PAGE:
One of Annie's "bald assertions" on page 32 is "Art is the creation of coherent contexts." As an example she applies this assertion about coherent context to the meaning of a whale in the context of Moby Dick, all of which I agree with. As I explain in my essay, "Art is the destruction of coherent contexts," and that would seem to put me at odds with her. My operant phrase is "Art is the process of destruction of sameness". Her coherent contexts, as I understand it, refer to coherence within a particular piece of writing, which I agree is necessary. My sameness refers to the coherent contexts of all of the current state of art and literature. A true artist arrives when his writing or painting breaks the rules (coherent contexts) of all the present and previous artists going back to antiquity. That is the destroying of sameness which I see as the hallmark of the true artist. And such a true artist's work will have a coherent context within itself, but one which the world has not seen or experienced before in other contexts.
In the context of Cubist art and some modern writers, we find an inversion of the concepts of "deep" and "shallow". We cannot become involved deeply with their alien or grotesque creatures, axolotls and dinosaurs, so we remain shallow in our relationship to them as characters and get deeply involved with the tale itself. We find ourselves as if inside of a Cubist painting when we read authors like Calvin, Cortázar, and Roth.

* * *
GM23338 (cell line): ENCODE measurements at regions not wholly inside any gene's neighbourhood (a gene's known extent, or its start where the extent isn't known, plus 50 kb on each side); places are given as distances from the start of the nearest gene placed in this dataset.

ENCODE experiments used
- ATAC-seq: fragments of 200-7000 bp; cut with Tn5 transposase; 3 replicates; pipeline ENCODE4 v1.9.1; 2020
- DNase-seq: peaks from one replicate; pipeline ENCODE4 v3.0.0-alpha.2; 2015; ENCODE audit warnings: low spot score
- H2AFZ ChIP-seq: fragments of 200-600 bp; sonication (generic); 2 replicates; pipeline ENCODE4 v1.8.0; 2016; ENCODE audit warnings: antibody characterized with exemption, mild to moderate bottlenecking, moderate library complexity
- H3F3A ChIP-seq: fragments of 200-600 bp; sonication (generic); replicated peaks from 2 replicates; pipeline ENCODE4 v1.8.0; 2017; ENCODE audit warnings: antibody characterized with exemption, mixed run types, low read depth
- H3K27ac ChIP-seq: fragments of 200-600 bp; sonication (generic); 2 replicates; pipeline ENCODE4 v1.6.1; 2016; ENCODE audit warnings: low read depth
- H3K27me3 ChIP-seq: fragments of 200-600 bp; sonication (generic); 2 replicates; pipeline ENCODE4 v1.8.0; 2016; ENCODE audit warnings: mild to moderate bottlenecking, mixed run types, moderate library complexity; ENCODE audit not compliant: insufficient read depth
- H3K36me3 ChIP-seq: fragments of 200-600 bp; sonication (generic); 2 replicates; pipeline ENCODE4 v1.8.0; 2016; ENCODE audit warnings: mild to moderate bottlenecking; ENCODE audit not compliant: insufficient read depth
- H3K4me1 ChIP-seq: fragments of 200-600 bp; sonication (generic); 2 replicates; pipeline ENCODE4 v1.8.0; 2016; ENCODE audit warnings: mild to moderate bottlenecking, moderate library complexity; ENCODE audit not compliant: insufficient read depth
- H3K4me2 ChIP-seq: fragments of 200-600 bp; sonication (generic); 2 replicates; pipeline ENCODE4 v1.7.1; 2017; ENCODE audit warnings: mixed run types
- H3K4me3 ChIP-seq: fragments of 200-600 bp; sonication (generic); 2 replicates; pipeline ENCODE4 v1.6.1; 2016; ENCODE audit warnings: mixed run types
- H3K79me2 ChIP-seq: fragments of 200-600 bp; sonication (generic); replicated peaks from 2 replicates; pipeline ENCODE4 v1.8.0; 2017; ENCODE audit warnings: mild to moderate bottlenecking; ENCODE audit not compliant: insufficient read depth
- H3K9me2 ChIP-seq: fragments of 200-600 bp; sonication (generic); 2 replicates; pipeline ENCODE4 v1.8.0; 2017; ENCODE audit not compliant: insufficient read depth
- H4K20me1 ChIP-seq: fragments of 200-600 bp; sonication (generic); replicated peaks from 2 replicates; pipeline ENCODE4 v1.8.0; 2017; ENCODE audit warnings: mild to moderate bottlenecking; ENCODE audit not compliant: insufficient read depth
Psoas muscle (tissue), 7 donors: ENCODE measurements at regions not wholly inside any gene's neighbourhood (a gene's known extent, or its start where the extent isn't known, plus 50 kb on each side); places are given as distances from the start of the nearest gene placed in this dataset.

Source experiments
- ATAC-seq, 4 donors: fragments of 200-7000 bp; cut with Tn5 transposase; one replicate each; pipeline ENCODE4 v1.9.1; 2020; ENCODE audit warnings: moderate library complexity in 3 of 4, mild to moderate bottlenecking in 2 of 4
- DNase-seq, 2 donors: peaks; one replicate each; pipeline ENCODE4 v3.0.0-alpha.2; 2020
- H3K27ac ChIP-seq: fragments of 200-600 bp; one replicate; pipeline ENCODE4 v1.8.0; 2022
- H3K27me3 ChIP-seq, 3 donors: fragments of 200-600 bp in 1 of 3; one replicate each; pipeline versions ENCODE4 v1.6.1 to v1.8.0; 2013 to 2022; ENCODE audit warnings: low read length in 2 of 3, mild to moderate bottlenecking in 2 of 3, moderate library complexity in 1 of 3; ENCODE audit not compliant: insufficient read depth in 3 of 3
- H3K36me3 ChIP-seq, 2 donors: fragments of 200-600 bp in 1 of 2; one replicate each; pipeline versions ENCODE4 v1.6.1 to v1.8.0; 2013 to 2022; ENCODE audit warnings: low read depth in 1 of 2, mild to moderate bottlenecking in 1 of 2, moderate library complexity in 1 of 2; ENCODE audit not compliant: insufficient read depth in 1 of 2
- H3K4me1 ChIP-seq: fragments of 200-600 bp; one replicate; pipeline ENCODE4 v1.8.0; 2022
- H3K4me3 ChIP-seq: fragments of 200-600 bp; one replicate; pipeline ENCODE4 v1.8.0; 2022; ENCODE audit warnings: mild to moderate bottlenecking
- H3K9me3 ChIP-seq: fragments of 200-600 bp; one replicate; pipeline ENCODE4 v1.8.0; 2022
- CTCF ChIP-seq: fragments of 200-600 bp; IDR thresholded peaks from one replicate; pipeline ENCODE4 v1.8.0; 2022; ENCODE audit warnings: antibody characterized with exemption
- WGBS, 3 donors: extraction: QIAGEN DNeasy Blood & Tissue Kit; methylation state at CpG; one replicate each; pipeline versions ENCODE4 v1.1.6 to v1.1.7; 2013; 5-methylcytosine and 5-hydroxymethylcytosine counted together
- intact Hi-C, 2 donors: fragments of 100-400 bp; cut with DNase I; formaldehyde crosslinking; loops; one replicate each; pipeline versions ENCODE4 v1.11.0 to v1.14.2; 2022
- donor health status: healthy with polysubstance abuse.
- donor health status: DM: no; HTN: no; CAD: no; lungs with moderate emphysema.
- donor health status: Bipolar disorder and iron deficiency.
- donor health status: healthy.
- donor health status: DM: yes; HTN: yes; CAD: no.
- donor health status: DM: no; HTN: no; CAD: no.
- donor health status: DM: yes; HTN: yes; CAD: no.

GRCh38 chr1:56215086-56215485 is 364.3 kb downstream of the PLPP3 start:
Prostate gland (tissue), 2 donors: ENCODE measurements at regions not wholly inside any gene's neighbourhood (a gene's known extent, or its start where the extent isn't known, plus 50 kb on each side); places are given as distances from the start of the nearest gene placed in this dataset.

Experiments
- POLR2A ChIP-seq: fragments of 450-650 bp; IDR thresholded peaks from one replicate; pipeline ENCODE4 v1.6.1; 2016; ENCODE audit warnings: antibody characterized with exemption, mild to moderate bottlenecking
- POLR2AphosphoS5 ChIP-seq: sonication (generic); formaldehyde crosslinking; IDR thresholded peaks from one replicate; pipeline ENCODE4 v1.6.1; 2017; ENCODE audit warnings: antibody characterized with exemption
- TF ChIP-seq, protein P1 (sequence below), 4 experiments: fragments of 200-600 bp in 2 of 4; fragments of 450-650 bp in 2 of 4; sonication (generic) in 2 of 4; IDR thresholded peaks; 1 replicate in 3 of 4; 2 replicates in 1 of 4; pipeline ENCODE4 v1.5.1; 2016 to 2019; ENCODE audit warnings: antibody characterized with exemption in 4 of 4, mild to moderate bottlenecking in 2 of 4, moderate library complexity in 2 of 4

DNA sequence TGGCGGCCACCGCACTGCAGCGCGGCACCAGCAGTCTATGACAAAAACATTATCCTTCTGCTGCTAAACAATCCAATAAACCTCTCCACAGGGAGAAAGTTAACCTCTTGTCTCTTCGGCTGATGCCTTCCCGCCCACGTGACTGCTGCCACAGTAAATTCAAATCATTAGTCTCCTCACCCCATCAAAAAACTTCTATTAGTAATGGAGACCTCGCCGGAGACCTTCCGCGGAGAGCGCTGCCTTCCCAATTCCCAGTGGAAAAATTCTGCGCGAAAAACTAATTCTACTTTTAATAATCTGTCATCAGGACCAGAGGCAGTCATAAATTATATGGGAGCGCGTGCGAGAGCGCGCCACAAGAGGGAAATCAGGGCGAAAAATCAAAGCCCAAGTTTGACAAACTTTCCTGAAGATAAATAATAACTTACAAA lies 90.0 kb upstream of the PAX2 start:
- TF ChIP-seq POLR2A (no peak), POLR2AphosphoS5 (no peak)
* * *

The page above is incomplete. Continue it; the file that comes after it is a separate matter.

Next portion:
[page 43] Their odd voices and viewpoints deepen our involvement in what would traditionally be considered the works' more or less invisible surface, the tale's teller. Yet at the same time they flatten what would traditionally be the deep part of the work, the tale itself. And so by making the deep parts shallow and the shallow parts deep, they bring to the work an interesting and powerful set of tensions, like Cubist intersecting planes.
Annie says on page 47 that in modernist fiction, "fictional objects revolve about each other and only each other, and shed on each other and only each other a lovely and intellectual light." This hints at Edna St. Vincent Millay's poem of the candle burning at both ends which will not last the night, "But, oh my foes, and ah, my friends, it gives a lovely light."
[page 48] A good story and a good representation have wide appeal. But this is a cheap shot. The more interesting comparison between storytelling in literature and representation in painting is this: that each was considered for centuries the irreducible nub of its art, and is no longer.
The lesson I get from this period of art and literature is to enjoy the lovely light they shed and know that this soon shall pass.
Meanwhile, in the usual school systems, our children are canon fodder, i.e., an educational canon is being taught which would lead to the "narrowed line" with "nowhere to go from" as Annie postulated on Page 89. To restate my postulate about true art, I might say "Art is the process of the destruction of the canon." Yes, students are being taught the canon, but on the sly, every new generation is dodging the destructive force of the canon!
Here she focuses on the canon in the academy and reveals the generational destruction of the canon, yes, on the sly, that is, what students are actually reading when there are no professors around.